Tuesday, February 13, 2018


The New York Times has hired conservative (but anti-Trump) ex-Wall Street Journal opinion writers Bret Stephens and Bari Weiss in the past year, and now The Washington Post has responded in kind:
The Washington Post today announced Megan McArdle will be a columnist for the Opinions section starting March 1. In this role, McArdle will write columns with a focus on the intersection of economics, business and public policy.

“Megan offers one of the liveliest, smartest, least predictable takes on policy, politics and everything else, from the history of washing machines to essential rules for living,” said Fred Hiatt, Editorial Page editor for The Post. “We’re excited to share her perspective and her distinctive voice with our readers and to deepen our coverage of economic and financial topics.”
What do we regard as McArdle's most appalling hot take? Perhaps your choice would be the column in which she recommended training children to rush mass murderers:
I'd also like us to encourage people to gang rush shooters, rather than following their instincts to hide; if we drilled it into young people that the correct thing to do is for everyone to instantly run at the guy with the gun, these sorts of mass shootings would be less deadly, because even a guy with a very powerful weapon can be brought down by 8-12 unarmed bodies piling on him at once. Would it work? Would people do it? I have no idea; all I can say is that both these things would be more effective than banning rifles with pistol grips.
My pick would be the column in which, after a horrendous fire in England, she argued that not installing sprinkler systems in public housing might be justified on cost-benefit grounds:
Maybe sprinkler systems should be required in multifamily dwellings. It’s completely possible that the former housing minister made the wrong call. But ... safety regulations come at a cost, which may exceed their benefit. Such calculations have to be made, no matter how horrified the tut-tutting after the fact.

... When it comes to many regulations, it is best to leave such calculations of benefit and cost to the market, rather than the government. People can make their own assessments of the risks, and the price they’re willing to pay to allay them, rather than substituting the judgment of some politician or bureaucrat who will not receive the benefit or pay the cost.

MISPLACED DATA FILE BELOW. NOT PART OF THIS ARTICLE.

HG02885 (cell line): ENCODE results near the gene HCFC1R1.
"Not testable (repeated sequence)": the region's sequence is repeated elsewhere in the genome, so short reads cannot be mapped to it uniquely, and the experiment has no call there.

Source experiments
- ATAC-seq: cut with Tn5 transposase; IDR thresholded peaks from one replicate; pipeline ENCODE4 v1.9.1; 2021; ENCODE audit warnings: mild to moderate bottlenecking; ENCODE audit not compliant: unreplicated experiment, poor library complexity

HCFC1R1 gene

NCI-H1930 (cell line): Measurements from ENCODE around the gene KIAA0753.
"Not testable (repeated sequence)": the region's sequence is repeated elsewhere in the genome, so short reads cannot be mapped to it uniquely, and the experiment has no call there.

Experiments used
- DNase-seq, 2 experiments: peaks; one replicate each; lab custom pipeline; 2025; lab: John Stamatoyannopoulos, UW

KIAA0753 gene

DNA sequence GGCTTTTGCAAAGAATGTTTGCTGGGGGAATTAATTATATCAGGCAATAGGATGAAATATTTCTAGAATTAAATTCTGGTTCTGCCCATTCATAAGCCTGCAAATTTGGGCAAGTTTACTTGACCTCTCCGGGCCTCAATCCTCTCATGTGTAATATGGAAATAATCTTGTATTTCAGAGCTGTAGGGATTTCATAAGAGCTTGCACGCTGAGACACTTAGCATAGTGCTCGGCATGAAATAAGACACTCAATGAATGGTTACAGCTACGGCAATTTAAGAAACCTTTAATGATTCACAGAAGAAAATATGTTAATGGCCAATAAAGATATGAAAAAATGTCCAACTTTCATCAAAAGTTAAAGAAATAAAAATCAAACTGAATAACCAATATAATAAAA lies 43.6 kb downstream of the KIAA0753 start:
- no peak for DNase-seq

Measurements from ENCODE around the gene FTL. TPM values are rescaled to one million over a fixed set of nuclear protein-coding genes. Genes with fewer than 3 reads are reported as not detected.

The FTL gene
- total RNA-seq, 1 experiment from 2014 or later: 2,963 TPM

Grenfell Tower, of course, was public housing, which changes the calculation somewhat. And yet, even there, trade-offs have to be made. The government spends money on a great number of things, many of which save lives. Every dollar it spends on installing sprinkler systems cannot be spent on the health service, or national defense, or pollution control. Would more lives be saved by those measures or by sprinkler systems in public housing? It’s hard to say.
The New Republic's Jeet Heer writes:

The press is the child who finds a pile of manure under the Christmas tree and optimistically says, "There must be a pony somewhere!" The manure pile is the contemporary Republican Party; the pony being sought is a future post-Trump party that's hawkish and fiscally conservative but is house-trained and able to maintain good manners in the presence of decent, well-bred people. The editors of the Times and Post opinion sections don't seem to care that every Republican in government is either a Trumper or a soon-to-be-retiree, and that the GOP voter base is besotted with Trump -- there simply is no #NeverTrump GOP anymore. The editors also seem to have overlooked the fact that a significant percentage of what's awful about the GOP predates Trump: its choice of Ayn Rand as a guiding spirit, its undying faith in plutocrats and deregulation, and its reliance on Fox News to generate both publicity and ideas. No matter -- opinion writers will be hired as if the party will someday be a good-faith participant in the process of governing. Our top editors don't understand that that won't be the case at any time in the foreseeable future.

As I've said many times, when 2020 comes around the media's distaste for Trump won't necessarily result in positive coverage for his Democratic opponent. I expect the press to all but beg John Kasich to run, or Mitt Romney (who'll be a Utah senator by then). If either of these guys runs third-party, the media's energy will be directed to the "insurgent" campaign, not to the Democrat's. Trust me.

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